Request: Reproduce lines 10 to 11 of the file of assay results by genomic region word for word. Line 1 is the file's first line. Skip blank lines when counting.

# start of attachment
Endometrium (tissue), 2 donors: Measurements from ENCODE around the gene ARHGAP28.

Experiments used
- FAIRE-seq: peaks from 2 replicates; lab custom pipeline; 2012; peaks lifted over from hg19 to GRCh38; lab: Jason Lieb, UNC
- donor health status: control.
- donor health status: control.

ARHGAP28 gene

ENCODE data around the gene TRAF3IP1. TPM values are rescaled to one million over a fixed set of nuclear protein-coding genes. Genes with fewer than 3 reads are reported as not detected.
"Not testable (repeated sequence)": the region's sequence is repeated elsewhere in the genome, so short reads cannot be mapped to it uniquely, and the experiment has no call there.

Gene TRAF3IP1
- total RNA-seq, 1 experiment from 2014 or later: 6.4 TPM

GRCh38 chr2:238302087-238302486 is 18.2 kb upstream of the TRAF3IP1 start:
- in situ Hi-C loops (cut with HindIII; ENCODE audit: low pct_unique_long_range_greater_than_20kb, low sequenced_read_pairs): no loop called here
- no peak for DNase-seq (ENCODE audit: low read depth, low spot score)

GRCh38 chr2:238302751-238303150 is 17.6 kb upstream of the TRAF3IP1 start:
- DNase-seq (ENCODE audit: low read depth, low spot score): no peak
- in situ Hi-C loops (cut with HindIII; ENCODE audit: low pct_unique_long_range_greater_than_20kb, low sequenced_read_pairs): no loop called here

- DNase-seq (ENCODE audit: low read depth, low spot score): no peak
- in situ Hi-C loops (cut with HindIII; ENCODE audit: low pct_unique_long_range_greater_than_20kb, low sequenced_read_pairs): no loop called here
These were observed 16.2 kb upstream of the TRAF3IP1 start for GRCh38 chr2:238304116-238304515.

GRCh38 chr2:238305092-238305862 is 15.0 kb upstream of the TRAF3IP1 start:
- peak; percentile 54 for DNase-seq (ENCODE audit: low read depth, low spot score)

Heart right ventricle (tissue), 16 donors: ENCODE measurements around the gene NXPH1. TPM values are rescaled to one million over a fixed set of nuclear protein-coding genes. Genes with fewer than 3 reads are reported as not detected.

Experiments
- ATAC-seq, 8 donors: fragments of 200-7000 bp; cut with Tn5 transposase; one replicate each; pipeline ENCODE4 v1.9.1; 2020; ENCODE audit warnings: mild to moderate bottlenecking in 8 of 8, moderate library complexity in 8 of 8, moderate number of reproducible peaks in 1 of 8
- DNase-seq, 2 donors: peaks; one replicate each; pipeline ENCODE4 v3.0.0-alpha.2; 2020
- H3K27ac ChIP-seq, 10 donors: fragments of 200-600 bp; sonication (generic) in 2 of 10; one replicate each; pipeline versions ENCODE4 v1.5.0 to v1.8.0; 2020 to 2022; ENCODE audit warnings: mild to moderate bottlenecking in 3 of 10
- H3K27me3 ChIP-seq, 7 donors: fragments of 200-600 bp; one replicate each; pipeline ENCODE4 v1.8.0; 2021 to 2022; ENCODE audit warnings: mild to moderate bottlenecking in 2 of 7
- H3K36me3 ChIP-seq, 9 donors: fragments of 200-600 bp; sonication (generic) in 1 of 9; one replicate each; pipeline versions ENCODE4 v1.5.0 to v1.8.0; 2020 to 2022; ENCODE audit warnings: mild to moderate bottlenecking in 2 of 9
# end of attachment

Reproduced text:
- total RNA-seq, 1 experiment from 2014 or later: 6.4 TPM

GRCh38 chr2:238302087-238302486 is 18.2 kb upstream of the TRAF3IP1 start: